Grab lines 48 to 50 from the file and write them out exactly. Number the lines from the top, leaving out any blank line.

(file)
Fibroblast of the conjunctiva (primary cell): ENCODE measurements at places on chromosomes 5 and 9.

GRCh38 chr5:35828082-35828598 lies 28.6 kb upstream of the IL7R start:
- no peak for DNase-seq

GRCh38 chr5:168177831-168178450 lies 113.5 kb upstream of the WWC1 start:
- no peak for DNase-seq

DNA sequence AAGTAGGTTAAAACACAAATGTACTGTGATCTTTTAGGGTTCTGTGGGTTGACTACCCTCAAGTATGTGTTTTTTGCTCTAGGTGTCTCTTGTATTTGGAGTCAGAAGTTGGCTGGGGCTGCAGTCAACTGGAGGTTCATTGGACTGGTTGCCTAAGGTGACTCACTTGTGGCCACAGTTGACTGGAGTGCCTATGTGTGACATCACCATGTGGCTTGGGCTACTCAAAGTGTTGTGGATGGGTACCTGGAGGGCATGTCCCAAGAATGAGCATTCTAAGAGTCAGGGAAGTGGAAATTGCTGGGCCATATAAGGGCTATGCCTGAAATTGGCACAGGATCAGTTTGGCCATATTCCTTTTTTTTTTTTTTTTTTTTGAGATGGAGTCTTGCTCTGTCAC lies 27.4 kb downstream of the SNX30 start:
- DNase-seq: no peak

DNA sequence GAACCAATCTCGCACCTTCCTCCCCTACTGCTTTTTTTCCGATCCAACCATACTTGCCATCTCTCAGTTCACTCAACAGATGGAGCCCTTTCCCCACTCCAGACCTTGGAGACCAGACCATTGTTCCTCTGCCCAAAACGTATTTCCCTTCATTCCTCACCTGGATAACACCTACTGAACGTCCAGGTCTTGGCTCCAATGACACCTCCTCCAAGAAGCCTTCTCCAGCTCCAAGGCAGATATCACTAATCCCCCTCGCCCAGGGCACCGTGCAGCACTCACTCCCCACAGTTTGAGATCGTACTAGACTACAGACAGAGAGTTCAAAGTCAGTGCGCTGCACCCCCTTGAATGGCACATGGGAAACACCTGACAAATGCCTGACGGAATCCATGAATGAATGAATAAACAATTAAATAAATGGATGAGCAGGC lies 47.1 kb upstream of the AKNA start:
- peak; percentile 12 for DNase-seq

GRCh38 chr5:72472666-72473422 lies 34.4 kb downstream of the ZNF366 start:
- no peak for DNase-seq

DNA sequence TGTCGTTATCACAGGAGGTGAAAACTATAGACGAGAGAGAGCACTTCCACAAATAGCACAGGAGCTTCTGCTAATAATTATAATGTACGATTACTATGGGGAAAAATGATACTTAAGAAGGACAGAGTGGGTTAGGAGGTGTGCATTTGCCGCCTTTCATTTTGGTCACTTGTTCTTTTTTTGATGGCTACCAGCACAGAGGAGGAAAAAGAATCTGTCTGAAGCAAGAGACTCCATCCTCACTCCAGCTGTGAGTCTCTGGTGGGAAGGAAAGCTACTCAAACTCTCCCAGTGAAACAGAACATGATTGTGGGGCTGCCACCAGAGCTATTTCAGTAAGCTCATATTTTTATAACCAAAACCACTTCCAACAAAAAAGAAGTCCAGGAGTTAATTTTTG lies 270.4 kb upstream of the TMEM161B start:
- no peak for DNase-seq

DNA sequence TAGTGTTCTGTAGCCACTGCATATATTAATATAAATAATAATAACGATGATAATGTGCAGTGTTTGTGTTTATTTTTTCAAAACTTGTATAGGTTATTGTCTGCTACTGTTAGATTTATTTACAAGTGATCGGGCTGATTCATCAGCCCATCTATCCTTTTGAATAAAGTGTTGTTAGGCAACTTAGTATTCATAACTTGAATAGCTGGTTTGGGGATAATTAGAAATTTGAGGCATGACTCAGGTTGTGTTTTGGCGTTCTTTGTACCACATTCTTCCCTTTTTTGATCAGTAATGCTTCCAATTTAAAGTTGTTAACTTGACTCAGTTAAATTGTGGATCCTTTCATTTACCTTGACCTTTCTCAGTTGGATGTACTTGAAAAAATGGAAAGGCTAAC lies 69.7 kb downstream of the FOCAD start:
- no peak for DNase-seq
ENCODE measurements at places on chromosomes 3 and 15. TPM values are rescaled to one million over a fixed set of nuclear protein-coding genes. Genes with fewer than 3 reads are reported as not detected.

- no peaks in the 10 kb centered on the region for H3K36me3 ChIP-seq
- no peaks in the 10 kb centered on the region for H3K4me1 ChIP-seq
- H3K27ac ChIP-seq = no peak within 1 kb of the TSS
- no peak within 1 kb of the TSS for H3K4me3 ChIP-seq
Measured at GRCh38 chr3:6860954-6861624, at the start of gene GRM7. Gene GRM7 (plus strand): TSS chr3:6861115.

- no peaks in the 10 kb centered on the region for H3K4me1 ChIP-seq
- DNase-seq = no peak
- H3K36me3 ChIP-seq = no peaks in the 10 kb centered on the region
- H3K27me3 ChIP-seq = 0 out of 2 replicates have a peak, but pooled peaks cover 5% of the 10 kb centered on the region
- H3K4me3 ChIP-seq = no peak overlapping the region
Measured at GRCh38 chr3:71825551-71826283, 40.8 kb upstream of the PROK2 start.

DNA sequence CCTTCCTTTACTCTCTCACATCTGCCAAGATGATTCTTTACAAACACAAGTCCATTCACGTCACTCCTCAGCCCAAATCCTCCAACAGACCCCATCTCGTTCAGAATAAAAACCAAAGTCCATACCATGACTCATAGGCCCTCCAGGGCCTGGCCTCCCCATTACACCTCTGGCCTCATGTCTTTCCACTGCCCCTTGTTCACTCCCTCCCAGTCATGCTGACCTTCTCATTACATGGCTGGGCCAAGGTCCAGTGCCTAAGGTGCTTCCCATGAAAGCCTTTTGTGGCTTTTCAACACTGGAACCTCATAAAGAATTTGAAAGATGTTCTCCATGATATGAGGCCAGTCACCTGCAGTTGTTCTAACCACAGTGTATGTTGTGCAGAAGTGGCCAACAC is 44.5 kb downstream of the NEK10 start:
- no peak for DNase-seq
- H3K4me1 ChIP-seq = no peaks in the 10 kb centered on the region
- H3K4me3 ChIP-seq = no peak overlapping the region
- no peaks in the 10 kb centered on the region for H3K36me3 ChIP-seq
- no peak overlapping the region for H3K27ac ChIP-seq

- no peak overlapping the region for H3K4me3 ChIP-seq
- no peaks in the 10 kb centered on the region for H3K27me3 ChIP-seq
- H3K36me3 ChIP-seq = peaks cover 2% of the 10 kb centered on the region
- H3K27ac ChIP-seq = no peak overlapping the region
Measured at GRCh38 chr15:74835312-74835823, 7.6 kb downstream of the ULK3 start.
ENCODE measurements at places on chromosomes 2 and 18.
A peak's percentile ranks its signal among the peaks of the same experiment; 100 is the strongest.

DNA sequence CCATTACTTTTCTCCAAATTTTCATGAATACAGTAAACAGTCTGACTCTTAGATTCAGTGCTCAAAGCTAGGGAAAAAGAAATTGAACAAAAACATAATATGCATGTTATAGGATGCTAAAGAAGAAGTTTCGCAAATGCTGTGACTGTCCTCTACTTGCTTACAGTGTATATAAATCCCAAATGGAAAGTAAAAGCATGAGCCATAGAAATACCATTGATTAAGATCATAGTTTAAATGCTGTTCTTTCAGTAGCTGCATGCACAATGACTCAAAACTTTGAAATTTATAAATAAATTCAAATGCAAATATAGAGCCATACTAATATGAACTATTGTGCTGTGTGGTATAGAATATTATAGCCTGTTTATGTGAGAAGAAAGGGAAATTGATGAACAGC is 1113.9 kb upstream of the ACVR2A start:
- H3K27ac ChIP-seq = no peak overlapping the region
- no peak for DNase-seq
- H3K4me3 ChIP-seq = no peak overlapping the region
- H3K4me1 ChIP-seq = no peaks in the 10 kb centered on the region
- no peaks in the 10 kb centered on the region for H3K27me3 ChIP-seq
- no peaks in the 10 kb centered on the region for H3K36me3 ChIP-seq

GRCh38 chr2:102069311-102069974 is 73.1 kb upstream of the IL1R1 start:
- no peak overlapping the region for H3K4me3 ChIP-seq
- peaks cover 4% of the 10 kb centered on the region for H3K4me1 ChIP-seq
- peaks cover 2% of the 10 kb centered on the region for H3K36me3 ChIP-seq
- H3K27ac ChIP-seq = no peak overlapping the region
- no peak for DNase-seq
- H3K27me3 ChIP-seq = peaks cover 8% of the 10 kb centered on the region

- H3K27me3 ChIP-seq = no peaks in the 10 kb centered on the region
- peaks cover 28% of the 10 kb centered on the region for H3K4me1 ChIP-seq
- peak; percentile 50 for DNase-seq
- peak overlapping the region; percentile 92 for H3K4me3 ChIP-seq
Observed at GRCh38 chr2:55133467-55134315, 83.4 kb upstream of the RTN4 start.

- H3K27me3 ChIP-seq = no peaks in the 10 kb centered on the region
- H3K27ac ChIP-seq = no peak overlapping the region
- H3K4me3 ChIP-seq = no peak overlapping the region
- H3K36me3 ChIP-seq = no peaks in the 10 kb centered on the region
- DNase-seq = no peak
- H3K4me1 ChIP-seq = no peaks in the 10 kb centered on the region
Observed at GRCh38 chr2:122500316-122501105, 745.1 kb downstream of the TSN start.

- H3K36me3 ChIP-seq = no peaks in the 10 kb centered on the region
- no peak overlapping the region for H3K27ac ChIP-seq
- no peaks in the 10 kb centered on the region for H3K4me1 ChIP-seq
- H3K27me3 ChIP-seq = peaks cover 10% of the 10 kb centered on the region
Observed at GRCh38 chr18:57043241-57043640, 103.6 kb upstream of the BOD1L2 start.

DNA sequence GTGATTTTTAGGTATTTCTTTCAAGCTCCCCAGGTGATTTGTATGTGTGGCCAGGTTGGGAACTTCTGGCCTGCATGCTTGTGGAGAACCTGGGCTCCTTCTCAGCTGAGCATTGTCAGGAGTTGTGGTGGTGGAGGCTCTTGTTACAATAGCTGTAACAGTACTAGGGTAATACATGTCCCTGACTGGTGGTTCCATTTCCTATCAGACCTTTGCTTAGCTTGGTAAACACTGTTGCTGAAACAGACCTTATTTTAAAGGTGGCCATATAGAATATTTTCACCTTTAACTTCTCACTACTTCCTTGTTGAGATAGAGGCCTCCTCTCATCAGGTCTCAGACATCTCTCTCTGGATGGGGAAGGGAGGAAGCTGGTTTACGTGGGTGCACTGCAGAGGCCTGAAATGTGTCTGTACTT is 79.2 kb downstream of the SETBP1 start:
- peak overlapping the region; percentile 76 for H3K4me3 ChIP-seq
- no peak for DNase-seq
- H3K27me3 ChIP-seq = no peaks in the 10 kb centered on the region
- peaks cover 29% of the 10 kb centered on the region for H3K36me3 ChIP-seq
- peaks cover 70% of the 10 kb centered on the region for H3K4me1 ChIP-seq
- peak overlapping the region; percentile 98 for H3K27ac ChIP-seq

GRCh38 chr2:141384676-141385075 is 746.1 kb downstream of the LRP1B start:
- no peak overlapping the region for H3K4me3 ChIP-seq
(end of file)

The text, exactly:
GRCh38 chr2:102069311-102069974 is 73.1 kb upstream of the IL1R1 start:
- no peak overlapping the region for H3K4me3 ChIP-seq
- peaks cover 4% of the 10 kb centered on the region for H3K4me1 ChIP-seq